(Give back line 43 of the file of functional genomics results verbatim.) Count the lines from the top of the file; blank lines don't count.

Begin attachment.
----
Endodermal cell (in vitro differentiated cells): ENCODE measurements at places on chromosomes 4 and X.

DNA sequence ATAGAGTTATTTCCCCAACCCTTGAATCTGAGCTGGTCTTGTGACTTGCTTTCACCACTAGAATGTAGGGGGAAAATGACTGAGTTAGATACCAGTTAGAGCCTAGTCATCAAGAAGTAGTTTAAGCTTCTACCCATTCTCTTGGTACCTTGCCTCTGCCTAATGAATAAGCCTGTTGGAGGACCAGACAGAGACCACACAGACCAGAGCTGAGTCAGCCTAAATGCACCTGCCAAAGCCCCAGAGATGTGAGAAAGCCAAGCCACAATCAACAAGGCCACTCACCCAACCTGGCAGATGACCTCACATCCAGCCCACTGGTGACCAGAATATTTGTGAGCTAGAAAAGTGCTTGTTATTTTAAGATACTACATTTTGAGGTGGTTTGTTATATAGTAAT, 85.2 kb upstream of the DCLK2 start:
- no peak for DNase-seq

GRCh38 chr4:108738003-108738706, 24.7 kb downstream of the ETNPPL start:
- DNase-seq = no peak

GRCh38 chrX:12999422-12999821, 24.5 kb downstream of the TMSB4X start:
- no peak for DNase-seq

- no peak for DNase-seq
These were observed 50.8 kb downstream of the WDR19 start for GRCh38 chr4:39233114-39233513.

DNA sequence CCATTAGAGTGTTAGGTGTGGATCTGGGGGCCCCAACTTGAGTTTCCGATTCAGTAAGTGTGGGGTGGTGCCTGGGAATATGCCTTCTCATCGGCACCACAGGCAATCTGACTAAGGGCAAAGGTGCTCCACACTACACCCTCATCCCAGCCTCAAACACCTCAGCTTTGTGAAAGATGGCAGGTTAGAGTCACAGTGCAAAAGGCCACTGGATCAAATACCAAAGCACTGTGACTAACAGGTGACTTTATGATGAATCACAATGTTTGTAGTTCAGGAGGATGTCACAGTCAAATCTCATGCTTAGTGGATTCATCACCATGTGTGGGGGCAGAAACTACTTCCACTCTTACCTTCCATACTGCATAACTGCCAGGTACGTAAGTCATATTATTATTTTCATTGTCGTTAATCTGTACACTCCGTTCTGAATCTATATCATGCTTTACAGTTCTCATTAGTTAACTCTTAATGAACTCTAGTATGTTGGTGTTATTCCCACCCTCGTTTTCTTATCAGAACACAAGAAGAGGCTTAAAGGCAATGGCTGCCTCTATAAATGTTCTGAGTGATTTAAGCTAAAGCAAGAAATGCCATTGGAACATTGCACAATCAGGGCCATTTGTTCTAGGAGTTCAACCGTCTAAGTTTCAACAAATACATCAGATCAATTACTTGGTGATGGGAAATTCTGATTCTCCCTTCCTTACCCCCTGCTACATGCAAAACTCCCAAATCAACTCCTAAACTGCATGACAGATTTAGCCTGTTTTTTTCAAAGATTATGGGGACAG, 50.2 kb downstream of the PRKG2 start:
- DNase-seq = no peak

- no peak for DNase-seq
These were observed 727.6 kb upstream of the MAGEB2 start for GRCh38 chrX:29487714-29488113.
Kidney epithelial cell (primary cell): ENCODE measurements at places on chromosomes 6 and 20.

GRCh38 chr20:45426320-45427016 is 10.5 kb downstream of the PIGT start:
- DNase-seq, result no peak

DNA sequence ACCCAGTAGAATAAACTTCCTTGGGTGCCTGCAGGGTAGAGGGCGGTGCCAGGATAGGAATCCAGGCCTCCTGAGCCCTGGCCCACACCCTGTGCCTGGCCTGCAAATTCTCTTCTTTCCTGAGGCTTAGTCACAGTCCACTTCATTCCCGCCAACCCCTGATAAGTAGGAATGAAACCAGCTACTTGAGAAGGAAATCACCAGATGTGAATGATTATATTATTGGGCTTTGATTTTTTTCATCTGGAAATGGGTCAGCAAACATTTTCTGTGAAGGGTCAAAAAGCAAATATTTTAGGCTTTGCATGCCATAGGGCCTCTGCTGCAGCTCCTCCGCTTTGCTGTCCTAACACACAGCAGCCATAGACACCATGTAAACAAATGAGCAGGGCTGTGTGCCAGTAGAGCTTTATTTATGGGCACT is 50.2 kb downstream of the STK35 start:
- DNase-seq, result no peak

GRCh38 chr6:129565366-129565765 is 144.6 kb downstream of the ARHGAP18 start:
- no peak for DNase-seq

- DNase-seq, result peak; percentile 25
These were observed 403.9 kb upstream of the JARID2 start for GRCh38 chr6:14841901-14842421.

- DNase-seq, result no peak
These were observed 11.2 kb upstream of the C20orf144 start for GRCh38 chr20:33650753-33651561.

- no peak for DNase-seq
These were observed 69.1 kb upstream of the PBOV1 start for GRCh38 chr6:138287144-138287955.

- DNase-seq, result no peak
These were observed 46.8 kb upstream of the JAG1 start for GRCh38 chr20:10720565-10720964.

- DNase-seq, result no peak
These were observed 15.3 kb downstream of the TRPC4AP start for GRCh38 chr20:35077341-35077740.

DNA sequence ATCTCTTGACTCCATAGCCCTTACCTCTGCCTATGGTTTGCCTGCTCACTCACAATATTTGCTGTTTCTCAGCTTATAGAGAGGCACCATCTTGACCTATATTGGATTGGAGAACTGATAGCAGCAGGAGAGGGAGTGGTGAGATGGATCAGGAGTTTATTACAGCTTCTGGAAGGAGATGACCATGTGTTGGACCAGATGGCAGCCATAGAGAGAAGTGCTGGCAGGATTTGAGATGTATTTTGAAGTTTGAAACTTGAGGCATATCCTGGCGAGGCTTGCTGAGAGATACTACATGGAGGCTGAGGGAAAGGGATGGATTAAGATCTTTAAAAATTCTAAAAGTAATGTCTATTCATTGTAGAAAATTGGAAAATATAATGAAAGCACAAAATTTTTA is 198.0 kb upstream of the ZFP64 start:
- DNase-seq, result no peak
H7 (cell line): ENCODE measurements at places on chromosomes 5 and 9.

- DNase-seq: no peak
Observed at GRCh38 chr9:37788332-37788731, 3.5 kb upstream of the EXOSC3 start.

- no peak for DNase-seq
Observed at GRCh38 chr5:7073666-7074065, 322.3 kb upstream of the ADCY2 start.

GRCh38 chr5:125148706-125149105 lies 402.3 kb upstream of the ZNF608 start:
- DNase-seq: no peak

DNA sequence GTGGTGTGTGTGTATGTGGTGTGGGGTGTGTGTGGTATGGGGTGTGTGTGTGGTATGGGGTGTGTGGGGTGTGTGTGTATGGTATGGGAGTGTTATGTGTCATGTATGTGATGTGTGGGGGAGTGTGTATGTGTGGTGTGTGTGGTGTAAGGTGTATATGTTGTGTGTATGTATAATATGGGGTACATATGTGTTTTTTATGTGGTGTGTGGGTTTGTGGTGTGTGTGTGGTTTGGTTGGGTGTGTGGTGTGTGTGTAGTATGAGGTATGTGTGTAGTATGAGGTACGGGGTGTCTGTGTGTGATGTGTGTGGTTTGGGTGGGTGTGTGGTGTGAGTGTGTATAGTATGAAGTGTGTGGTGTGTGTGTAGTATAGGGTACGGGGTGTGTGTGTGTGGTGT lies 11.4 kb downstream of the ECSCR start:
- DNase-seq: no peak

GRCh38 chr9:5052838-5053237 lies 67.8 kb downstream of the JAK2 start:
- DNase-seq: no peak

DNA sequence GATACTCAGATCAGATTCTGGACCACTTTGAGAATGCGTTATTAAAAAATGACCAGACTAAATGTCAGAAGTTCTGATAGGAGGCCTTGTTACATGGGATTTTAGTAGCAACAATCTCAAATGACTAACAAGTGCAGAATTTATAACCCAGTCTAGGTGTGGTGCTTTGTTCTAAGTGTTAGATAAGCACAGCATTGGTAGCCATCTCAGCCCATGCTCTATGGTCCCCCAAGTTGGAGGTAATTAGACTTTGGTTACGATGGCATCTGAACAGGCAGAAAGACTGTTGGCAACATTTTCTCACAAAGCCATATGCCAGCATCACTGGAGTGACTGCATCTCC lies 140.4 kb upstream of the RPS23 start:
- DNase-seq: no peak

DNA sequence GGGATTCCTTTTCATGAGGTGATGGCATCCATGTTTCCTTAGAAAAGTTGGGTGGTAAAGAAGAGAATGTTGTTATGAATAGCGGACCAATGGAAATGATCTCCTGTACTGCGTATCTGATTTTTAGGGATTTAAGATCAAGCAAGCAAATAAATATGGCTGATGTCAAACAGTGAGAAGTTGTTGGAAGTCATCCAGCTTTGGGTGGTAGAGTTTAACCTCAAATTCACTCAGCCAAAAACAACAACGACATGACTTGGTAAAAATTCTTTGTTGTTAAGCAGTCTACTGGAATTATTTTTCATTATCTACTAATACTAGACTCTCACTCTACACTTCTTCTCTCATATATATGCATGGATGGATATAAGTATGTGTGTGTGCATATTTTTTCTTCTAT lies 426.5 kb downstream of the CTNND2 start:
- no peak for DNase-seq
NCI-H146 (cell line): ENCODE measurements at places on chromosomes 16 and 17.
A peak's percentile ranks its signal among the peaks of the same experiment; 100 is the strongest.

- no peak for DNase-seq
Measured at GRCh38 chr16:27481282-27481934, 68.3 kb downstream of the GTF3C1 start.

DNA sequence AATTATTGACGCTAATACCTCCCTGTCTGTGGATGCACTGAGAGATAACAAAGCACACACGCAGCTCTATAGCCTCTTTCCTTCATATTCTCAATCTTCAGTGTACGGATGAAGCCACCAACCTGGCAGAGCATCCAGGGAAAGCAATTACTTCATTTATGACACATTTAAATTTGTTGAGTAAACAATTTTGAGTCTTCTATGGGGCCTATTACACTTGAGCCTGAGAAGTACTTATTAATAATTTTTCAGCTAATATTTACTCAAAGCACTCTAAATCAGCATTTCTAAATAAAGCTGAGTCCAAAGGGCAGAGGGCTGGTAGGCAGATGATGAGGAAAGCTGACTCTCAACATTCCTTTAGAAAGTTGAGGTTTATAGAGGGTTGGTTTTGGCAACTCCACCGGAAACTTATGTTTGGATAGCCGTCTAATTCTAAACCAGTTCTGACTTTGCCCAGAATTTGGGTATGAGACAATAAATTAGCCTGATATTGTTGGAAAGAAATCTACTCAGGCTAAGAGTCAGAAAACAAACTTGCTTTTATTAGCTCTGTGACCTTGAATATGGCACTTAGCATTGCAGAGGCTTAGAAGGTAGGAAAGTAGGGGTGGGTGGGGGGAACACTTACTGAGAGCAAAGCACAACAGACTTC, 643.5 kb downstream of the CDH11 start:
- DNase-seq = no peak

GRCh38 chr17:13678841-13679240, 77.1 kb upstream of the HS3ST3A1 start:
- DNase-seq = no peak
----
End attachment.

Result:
- DNase-seq: no peak